6 No Protection Against Violent Correction


In Nigeria, a husband-wife relationship is more like a teacher-child or master-servant relationship. Hence, it is legal for a husband to be violent with his wife if he is correcting her behavior. Similar laws exist for punishing children and servants. In some cases, adultery is punished by death. In Egypt, both a wife and her adulterant partner can be detained. However, in Syria, it was legal for a man to murder his wife, sister, daughter or mother if he caught them having illegitimate sex without any penalty. As of 2011, the sentence is five to seven years in prison, which is a pittance for murder.

5 No Right to Go Outside


In Yemen, it is not even about having a job; it is about just getting out of the house. In this country, believed by many to be one of the most oppressive toward women, a woman cannot technically leave the house without her husband’s permission. She must obey her husband always, avoid disobedience and do work around the house. On the slim chance, that she has a progressive husband, who allows her to work, they must make sure that the job is in accordance with Islamic law, making allowances for tasks like elder care, only if she is the only possible caregiver.

4 No Right to Hard Labor


In some countries, women are forbidden from doing jobs that would require hard labor. In China, women aren’t allowed in the mines. Madagascar has rules against working in industrial establishments outside of the family. Perhaps the most strict laws are in Russia, where hard, dangerous and unhealthy trades, strictly forbidding 456 kinds of work like carpentry, firefighting, sailing and train operation.

3 No Voice in Court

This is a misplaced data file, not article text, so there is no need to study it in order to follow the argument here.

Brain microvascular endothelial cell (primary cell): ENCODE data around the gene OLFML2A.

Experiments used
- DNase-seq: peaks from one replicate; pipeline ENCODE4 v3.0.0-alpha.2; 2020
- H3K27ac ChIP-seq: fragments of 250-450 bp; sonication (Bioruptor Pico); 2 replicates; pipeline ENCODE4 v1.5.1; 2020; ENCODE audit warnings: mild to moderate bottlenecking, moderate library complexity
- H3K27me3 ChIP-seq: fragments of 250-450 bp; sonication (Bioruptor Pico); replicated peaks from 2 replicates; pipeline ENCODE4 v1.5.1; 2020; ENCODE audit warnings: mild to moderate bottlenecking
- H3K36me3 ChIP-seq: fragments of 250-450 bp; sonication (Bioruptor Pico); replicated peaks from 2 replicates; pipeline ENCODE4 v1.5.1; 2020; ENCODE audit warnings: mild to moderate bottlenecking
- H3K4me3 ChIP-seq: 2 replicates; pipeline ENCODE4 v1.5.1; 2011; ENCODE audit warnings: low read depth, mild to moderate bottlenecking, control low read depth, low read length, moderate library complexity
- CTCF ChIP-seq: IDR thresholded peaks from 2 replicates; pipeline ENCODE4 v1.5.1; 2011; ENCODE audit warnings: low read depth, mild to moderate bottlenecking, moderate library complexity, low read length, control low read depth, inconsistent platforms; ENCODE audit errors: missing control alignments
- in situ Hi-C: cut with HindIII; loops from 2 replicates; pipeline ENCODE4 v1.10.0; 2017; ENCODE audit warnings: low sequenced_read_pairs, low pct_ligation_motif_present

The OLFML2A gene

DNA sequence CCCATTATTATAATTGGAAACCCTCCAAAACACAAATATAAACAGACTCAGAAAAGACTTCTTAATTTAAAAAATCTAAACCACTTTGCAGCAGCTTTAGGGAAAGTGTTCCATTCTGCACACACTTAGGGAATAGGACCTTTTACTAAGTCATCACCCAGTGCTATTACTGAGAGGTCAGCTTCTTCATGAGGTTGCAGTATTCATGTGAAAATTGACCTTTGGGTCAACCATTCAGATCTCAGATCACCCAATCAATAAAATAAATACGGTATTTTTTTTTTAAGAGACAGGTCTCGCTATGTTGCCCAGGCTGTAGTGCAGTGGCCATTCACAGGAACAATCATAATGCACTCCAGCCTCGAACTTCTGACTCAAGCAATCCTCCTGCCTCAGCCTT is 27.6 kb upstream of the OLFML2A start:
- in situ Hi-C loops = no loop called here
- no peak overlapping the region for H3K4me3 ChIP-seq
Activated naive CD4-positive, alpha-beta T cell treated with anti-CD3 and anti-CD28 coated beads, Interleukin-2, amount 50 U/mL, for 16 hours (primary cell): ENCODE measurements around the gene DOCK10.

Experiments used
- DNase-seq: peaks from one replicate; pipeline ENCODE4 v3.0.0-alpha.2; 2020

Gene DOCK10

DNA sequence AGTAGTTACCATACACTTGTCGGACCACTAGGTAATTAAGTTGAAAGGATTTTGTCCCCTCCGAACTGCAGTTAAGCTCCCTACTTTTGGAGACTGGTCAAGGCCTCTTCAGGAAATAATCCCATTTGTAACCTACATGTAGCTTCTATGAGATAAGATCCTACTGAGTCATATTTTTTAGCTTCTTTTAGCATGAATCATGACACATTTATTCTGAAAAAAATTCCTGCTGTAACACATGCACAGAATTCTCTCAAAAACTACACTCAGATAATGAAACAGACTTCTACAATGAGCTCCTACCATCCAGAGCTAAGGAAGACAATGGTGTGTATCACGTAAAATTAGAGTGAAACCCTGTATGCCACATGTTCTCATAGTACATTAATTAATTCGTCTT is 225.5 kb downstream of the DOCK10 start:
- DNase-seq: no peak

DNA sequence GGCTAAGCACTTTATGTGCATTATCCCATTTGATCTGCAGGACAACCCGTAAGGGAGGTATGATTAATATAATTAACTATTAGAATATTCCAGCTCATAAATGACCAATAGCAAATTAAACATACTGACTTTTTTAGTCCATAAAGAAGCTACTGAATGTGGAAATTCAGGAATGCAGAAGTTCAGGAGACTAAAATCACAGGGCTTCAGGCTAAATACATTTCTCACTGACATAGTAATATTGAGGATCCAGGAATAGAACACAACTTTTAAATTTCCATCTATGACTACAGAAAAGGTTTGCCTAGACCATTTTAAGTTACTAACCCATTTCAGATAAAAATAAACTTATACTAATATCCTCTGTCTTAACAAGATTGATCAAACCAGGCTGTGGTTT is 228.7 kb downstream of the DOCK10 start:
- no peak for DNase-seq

In Afghanistan, domestic abuse is nearly impossible to prosecute because of a law that forbids relatives of an accused party to testify against them in court. Since most abuse happens in the home or within the family, this makes it easy for abusers to get away with violations of many kind. In Yemen, a woman is not considered to be a full person in court and isn’t usually taken seriously unless a man is backing her. She is not allowed to testify in adultery, theft, sodomy, or libel cases.

2 No Voice in Marriage


In many countries like Guatemala, the marriage age differs for girls and boys. For instance, in this Central American nation, girls can be married at 14, but boys cannot be married until they are 16. The average legal marrying age worldwide is 17 for boys and 16 for girls, but even in European country Estonia has set the marrying age at 15, as long as there is parental approval. This leaves girls particularly vulnerable with many countries practicing arranged child marriage for girls.

1 No Right to Children’s Citizenship


Even in the United States, there are laws that favor men over women. For instance, if a child is born out of wedlock to a foreign-born mother and an American father, the father must write a letter promising financial support for a child’s citizenship to be granted. If a child is already an adult when applying for citizenship, it is only granted if the naturalization process has already taken place for the mother.

Sources: marieclaire.comthedailybeast.comwashingtonpost.comhuffingtonpost.com